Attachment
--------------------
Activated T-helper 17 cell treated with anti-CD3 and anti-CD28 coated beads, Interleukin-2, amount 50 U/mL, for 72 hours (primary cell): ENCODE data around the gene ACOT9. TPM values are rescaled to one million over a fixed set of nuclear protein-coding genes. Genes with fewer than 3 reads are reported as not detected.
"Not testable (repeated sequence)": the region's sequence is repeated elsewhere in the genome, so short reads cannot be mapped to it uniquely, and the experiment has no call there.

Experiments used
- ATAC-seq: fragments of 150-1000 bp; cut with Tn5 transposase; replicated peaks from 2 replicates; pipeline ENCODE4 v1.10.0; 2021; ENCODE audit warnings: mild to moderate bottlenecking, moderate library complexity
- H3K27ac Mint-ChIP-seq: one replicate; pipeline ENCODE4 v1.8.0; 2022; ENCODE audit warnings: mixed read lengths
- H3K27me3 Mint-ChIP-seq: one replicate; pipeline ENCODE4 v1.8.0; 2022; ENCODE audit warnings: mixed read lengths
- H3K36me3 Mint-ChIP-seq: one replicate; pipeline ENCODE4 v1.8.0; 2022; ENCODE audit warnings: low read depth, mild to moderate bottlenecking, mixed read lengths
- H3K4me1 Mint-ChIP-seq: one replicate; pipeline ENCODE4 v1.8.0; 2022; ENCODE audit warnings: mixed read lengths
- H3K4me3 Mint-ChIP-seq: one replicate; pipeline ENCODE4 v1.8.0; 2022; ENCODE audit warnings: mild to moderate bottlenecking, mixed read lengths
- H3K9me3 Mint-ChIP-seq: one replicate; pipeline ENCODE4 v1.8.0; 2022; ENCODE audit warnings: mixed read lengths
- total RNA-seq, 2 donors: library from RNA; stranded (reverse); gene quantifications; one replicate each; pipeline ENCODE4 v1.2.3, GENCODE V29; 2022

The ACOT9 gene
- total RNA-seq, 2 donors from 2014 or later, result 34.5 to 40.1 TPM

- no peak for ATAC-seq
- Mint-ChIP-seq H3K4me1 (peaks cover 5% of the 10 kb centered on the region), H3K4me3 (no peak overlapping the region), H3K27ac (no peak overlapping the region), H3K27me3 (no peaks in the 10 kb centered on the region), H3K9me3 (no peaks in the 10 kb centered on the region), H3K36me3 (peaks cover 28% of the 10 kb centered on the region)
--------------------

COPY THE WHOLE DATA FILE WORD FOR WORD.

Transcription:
Activated T-helper 17 cell treated with anti-CD3 and anti-CD28 coated beads, Interleukin-2, amount 50 U/mL, for 72 hours (primary cell): ENCODE data around the gene ACOT9. TPM values are rescaled to one million over a fixed set of nuclear protein-coding genes. Genes with fewer than 3 reads are reported as not detected.
"Not testable (repeated sequence)": the region's sequence is repeated elsewhere in the genome, so short reads cannot be mapped to it uniquely, and the experiment has no call there.

Experiments used
- ATAC-seq: fragments of 150-1000 bp; cut with Tn5 transposase; replicated peaks from 2 replicates; pipeline ENCODE4 v1.10.0; 2021; ENCODE audit warnings: mild to moderate bottlenecking, moderate library complexity
- H3K27ac Mint-ChIP-seq: one replicate; pipeline ENCODE4 v1.8.0; 2022; ENCODE audit warnings: mixed read lengths
- H3K27me3 Mint-ChIP-seq: one replicate; pipeline ENCODE4 v1.8.0; 2022; ENCODE audit warnings: mixed read lengths
- H3K36me3 Mint-ChIP-seq: one replicate; pipeline ENCODE4 v1.8.0; 2022; ENCODE audit warnings: low read depth, mild to moderate bottlenecking, mixed read lengths
- H3K4me1 Mint-ChIP-seq: one replicate; pipeline ENCODE4 v1.8.0; 2022; ENCODE audit warnings: mixed read lengths
- H3K4me3 Mint-ChIP-seq: one replicate; pipeline ENCODE4 v1.8.0; 2022; ENCODE audit warnings: mild to moderate bottlenecking, mixed read lengths
- H3K9me3 Mint-ChIP-seq: one replicate; pipeline ENCODE4 v1.8.0; 2022; ENCODE audit warnings: mixed read lengths
- total RNA-seq, 2 donors: library from RNA; stranded (reverse); gene quantifications; one replicate each; pipeline ENCODE4 v1.2.3, GENCODE V29; 2022

The ACOT9 gene
- total RNA-seq, 2 donors from 2014 or later, result 34.5 to 40.1 TPM

- no peak for ATAC-seq
- Mint-ChIP-seq H3K4me1 (peaks cover 5% of the 10 kb centered on the region), H3K4me3 (no peak overlapping the region), H3K27ac (no peak overlapping the region), H3K27me3 (no peaks in the 10 kb centered on the region), H3K9me3 (no peaks in the 10 kb centered on the region), H3K36me3 (peaks cover 28% of the 10 kb centered on the region)